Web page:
Wednesday, August 20, 2008


The U.N. Security Council yesterday authorized an African Union force in Somalia for another six months, a day after Somalia's government signed a peace agreement with some opposition figures.
A unanimous resolution also asked U.N. Secretary-General Ban Ki-moon to work with the AU to strengthen U.N. logistical, political and technical support to help bring the African Union Mission in Somalia, or AMISOM, up to U.N. standards.

Somalia has been mired in anarchy since warlords overthrew a dictator in 1991. The waters off the Horn of Africa country are considered among the most dangerous in the world for shipping because of rife piracy.

The peace agreement, which was initialed on June 9 in Djibouti and signed on Monday, has been rejected by hard-liners and done little to quell violence.

More than 8,000 civilians have been killed and 1 million uprooted in fighting since early last year pitting President Abdullahi Yusuf's interim administration and allied Ethiopian forces against Islamist groups.

Last month the AU said it was incapable of stabilizing the situation in Somalia and urged the United Nations to take over peacekeeping operations. The world body has been cautious of stepping in in before some kind of peace is established.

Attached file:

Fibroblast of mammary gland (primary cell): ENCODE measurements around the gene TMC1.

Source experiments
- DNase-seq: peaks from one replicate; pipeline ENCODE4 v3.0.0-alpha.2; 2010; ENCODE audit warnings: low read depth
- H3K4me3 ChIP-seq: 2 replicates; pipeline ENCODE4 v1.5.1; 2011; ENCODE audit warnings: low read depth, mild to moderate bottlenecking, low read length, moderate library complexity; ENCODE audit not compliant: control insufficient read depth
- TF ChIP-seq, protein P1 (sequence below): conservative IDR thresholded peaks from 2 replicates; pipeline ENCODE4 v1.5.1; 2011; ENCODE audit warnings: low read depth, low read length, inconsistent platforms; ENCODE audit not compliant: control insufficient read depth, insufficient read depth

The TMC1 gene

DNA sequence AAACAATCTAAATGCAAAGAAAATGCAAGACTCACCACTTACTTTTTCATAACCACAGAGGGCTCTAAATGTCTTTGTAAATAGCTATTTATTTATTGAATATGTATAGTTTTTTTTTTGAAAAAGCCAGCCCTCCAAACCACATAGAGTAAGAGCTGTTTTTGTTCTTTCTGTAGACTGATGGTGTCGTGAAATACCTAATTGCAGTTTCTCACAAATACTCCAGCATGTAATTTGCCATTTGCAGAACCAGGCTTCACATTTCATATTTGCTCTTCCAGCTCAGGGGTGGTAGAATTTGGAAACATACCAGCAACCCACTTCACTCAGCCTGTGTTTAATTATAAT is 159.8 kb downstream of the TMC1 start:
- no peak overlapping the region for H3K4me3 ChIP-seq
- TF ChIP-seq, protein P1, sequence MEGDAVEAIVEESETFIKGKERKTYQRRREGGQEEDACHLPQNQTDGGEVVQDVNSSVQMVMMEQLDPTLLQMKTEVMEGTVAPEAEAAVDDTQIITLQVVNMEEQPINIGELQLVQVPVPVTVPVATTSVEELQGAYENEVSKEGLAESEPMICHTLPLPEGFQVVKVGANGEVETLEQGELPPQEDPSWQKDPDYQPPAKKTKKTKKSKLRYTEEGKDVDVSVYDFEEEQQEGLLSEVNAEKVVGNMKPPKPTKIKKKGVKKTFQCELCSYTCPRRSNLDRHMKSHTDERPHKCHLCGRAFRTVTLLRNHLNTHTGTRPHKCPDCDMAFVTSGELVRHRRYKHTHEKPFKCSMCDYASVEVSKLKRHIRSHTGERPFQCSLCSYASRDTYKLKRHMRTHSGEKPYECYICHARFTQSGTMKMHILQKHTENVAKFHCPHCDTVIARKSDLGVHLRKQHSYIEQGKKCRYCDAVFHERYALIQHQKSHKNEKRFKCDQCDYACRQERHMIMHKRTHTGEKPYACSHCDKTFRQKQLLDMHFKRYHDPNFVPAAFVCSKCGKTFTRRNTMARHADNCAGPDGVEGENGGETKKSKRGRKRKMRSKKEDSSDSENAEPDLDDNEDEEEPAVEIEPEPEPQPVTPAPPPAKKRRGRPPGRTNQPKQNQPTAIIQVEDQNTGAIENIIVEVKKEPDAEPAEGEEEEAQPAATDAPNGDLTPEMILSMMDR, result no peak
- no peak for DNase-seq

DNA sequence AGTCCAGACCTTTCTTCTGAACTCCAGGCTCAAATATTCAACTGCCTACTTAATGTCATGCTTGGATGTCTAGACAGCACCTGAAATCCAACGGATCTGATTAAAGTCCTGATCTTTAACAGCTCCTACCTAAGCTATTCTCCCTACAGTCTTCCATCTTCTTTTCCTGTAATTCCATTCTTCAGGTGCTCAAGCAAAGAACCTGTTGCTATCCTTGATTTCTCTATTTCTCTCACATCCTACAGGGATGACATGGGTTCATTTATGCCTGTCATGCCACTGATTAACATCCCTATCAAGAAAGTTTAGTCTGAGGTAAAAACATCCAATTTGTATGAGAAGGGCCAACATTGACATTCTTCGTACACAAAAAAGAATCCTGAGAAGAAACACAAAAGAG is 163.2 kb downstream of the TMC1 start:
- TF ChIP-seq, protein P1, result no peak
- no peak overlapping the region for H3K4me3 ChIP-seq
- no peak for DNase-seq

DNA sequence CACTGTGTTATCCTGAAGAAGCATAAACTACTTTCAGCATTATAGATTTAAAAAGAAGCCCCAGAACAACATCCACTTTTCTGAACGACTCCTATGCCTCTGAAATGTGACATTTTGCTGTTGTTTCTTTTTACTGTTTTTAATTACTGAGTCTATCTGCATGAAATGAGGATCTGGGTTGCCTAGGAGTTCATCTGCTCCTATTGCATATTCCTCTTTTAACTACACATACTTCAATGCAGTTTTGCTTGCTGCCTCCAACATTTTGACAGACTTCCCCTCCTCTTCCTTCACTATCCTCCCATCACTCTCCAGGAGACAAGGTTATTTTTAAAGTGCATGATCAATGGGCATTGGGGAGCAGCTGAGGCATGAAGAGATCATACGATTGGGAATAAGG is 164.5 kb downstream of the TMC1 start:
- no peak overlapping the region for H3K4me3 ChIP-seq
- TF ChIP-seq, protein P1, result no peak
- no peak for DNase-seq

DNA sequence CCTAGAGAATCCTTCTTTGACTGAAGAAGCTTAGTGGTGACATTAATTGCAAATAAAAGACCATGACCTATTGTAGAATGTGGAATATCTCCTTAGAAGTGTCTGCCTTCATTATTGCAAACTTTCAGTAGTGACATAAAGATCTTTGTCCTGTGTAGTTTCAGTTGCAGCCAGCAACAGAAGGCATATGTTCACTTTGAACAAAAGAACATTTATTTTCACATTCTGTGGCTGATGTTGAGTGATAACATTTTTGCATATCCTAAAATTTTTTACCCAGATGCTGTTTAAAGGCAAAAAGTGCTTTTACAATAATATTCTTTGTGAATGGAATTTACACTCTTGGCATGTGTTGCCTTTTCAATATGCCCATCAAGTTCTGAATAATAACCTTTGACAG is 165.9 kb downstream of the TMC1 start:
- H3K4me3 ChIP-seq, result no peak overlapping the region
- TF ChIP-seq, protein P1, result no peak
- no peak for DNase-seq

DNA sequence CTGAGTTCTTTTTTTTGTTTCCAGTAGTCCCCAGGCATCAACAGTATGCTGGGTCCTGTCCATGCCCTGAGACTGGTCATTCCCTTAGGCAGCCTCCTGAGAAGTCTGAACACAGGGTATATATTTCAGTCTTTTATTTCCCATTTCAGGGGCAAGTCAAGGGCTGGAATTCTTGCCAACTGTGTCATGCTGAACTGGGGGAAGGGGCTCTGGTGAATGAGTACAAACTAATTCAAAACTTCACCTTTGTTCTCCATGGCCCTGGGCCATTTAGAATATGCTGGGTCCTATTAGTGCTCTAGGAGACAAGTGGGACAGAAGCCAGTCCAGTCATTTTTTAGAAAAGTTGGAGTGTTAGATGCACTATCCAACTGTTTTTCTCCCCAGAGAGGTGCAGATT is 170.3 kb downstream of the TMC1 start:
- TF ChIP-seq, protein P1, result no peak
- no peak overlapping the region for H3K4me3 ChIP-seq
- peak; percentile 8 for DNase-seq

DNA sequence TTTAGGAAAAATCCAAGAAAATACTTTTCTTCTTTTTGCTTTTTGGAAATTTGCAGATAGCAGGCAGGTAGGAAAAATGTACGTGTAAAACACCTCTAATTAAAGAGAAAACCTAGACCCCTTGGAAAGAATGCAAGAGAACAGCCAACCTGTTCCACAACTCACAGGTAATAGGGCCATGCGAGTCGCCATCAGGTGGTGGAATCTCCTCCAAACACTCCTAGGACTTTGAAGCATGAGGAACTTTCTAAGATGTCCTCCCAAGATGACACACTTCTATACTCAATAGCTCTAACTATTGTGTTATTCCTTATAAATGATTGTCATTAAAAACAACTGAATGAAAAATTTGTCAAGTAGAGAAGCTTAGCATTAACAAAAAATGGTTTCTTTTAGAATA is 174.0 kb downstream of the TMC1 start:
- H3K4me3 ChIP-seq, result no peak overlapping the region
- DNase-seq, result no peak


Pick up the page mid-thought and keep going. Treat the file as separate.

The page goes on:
AMISOM has authorized the deployment of 8,000 troops but has only 2,600 on the ground.
Nigeria said last week it would deploy a battalion of 850 officers and soldiers to Somalia in the next few weeks to join existing AMISOM forces. AMISOM is made up of soldiers from Uganda and Burundi. AMISOM was meant to replace Ethiopian troops whose presence inflamed the insurgency because they helped Somalia's government dislodge an Islamist movement at the start of 2007.
A shortage of funds and the violence raging in the capital Mogadishu have prompted several nations to reconsider their offers of troops.

The Security Council's resolution stated a willingness to consider at an appropriate time "a peacekeeping operation to take over from AMISOM, subject to progress in the political process and improvement in the security situation on the ground."